Posted on June 25, 2015

Congratulations to Linda Newstrom-Lloyd and her team in the ‘Trees for Bees’ project on the recent publication of the ‘Winning with Willows’ booklet released at the NZ Beekeepers conference in Taupo. This informative booklet provides information on the pollen and nectar cycles of many willow cultivars. Copies can be obtained from your local Regional Council.Congratulations to this year’s winners

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Leaf bacteria fertilize trees, researchers claim

Posted on May 27, 2015

The fastest growing trees outside the tropics are poplars. Tall and slender, they can reach 30 meters in less than a decade despite the seemingly inhospitable ground they favor—burned areas and sandy riverbanks, for example. Sharon Doty says the credit goes to microbes in their leaves and other tissues. While the poplar's leaf cells are busy converting sunlight to energy, she says, bacteria betwee

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May 2015 updates

Posted on May 27, 2015

Giant willow aphid continues to thrive into late May. In contrast to last season the aphid has been reported as resurging in many locations following a noticeable decline in populations in early April. The long term impact of this aphid is still unknown as no predators or hyperparasites are yet apparent.The time for poplar and willow pole planting is upon us. Council nurseries will begin harvestin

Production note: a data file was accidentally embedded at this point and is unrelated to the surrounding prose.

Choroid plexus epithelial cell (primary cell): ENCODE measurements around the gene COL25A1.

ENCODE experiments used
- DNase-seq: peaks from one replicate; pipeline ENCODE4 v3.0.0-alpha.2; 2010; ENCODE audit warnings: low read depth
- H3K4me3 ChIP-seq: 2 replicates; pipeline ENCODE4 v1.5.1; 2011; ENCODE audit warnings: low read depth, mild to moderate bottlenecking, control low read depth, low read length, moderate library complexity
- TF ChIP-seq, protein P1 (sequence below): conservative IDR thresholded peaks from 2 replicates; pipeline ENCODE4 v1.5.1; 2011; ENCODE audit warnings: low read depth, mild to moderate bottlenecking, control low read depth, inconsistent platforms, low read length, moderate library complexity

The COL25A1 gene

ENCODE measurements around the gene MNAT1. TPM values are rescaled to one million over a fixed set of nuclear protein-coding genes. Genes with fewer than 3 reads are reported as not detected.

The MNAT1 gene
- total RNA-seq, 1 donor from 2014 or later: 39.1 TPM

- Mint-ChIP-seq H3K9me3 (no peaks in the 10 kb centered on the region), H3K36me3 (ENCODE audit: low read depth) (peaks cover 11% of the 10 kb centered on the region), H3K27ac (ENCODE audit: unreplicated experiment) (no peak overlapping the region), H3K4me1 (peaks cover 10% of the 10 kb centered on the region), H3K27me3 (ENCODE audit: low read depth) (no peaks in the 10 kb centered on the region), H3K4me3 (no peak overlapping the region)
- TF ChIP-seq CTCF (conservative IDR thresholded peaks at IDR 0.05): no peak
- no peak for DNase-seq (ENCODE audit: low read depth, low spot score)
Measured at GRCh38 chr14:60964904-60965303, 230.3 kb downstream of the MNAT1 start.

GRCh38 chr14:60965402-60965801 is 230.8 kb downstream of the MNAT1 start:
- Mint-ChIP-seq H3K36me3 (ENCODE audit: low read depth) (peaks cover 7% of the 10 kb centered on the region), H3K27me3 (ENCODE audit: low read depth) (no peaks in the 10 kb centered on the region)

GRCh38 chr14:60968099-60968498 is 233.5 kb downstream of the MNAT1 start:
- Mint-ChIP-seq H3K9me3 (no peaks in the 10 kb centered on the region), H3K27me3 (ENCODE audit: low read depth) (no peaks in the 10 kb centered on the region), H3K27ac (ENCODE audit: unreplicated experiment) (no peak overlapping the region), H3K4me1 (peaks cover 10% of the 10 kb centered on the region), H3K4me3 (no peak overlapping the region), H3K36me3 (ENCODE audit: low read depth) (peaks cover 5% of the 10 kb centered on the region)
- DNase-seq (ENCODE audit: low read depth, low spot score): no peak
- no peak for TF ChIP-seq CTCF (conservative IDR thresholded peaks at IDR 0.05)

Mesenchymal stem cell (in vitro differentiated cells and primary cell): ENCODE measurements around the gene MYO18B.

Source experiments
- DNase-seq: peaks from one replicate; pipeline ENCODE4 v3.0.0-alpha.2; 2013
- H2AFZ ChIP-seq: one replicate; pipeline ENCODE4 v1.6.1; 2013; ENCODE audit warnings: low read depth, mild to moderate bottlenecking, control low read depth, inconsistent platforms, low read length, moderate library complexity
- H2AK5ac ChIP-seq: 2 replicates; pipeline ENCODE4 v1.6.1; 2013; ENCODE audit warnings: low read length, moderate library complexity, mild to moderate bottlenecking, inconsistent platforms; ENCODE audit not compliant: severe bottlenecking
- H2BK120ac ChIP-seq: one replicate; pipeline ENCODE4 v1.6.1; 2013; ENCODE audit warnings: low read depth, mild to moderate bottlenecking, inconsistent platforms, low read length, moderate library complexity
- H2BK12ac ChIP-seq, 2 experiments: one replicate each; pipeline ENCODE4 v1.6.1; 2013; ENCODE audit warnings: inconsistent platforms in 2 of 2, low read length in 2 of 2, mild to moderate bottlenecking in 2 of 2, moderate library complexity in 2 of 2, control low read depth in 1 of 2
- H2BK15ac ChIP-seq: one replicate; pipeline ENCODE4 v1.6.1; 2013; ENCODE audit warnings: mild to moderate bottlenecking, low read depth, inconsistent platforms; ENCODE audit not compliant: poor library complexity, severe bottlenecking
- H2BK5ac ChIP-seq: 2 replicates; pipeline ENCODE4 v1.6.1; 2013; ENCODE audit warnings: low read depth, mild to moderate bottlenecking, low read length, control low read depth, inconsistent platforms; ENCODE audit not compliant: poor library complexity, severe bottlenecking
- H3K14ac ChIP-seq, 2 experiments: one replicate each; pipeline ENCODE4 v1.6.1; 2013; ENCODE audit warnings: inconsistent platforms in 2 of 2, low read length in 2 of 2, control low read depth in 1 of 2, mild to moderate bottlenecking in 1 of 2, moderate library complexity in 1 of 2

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Christchurch field trip a big success

Posted on April 04, 2015

Poplar and Willow nursery managers were hosted by river engineer Dan Harrison, Barry Mathers (nursery manager) and Environment Canterbury staff in Christchurch February 16-17. Visits were made to ECan nursery on the banks of the Waimakariri River and on a field trip to Waimakariri Gorge the group looked at how poplars and willows were used to stabilise and manage water flow in a dynamic river syst

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Revamped website launched

Posted on April 03, 2015

The New Zealand Poplar & Willow Trust has just launched it's revamped website. This new version is mobile device friendly moves all the documents into a single library rather than connecting them to the website hierarchy. This means there are many ways routes to the same information, making it easier to find has a search facility contains a directory of local government nurseries Pl

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Giant Willow Aphid has re-emerged this summer

Posted on February 28, 2015

Giant Willow Aphid has re-emerged this summer as numerous as last season. It has spread its range into Southland. The honeydew crystallises readily on the stems of affected willows when it is not captured by other insects.Winged adults are more common towards the end of the season. They disperse and set up new colonies. No predators have yet arisen to capitalise on this food source and provide som